Now that we’ve looked at how Windows keeps track of physical memory, and how much memory it can support, we’ll explain how Windows keeps a subset of virtual addresses in physical memory.
As you’ll recall, the term used to describe a subset of virtual pages resident in physical memory is called a working set. There are three kinds of working sets:
Process working sets contain the pages referenced by threads within a single process.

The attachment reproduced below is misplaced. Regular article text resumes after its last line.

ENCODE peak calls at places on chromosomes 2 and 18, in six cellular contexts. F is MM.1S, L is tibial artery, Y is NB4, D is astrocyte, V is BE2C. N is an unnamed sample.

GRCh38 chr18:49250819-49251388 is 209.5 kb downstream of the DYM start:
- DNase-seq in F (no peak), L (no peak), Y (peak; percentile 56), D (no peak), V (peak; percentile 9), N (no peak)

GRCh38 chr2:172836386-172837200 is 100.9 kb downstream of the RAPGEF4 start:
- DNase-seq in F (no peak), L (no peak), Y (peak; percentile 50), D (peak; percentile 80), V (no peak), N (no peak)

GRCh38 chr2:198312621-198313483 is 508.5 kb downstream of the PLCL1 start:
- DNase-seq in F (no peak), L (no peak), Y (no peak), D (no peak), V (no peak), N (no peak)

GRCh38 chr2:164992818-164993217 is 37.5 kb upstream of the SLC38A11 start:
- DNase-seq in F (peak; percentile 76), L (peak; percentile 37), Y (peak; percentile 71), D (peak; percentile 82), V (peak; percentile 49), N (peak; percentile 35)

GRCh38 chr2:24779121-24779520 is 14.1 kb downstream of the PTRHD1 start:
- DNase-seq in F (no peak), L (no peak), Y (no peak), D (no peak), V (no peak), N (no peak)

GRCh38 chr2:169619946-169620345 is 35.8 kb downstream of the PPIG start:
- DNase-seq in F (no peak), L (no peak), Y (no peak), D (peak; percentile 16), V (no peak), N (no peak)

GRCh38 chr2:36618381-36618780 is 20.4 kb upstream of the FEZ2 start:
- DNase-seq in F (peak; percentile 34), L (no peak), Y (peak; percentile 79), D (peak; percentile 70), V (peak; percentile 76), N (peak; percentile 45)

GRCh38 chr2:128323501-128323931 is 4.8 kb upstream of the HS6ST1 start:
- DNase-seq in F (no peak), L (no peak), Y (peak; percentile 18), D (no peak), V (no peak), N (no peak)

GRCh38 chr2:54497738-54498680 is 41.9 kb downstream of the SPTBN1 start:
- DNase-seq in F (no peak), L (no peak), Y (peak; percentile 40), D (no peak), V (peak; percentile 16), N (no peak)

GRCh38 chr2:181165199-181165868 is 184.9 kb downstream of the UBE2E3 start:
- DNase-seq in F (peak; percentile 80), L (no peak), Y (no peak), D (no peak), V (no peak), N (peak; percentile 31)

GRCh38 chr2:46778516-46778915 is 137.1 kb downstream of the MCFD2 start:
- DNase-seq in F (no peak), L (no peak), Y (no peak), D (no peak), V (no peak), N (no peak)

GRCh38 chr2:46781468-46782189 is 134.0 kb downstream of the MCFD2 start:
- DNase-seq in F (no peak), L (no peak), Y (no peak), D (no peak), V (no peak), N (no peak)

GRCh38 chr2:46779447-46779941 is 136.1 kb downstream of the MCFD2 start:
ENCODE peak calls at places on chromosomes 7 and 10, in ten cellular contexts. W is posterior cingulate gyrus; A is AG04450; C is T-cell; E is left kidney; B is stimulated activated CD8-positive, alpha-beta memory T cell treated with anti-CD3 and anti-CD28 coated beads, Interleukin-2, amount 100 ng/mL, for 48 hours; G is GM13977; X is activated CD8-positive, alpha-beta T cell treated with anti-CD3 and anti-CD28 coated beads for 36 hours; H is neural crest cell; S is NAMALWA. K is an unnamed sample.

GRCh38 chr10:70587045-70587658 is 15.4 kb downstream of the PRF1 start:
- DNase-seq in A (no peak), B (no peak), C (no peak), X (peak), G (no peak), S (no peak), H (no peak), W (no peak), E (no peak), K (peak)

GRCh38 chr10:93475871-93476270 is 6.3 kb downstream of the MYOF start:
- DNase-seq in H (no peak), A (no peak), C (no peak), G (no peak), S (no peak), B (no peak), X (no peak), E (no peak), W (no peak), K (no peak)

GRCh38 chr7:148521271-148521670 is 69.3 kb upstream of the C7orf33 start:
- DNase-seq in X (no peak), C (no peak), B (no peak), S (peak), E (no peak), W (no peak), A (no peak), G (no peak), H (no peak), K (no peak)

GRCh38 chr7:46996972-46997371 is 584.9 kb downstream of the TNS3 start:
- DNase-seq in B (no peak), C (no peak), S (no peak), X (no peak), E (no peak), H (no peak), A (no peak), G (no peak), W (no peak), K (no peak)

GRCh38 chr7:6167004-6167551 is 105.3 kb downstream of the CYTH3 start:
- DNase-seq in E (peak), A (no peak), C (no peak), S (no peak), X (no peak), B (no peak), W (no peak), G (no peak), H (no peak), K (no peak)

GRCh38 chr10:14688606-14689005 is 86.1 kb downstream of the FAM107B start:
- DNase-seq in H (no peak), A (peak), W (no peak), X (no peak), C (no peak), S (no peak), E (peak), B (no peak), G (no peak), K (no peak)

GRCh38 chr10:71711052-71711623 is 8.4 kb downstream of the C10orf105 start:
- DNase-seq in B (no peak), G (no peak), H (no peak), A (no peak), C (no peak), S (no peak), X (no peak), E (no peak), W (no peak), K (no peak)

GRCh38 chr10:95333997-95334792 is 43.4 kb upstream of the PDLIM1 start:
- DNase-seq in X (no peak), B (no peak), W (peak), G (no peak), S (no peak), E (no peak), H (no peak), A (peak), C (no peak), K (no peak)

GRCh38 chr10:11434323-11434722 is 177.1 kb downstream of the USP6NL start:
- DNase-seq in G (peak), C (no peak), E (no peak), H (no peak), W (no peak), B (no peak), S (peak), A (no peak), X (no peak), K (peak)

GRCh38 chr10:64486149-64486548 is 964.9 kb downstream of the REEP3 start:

System working sets contains the resident subset of the pageable system code (for example, Ntoskrnl.exe and drivers), paged pool, and the system cache.
Each session has a working set that contains the resident subset of the kernel-mode session-specific data structures allocated by the kernel-mode part of the ...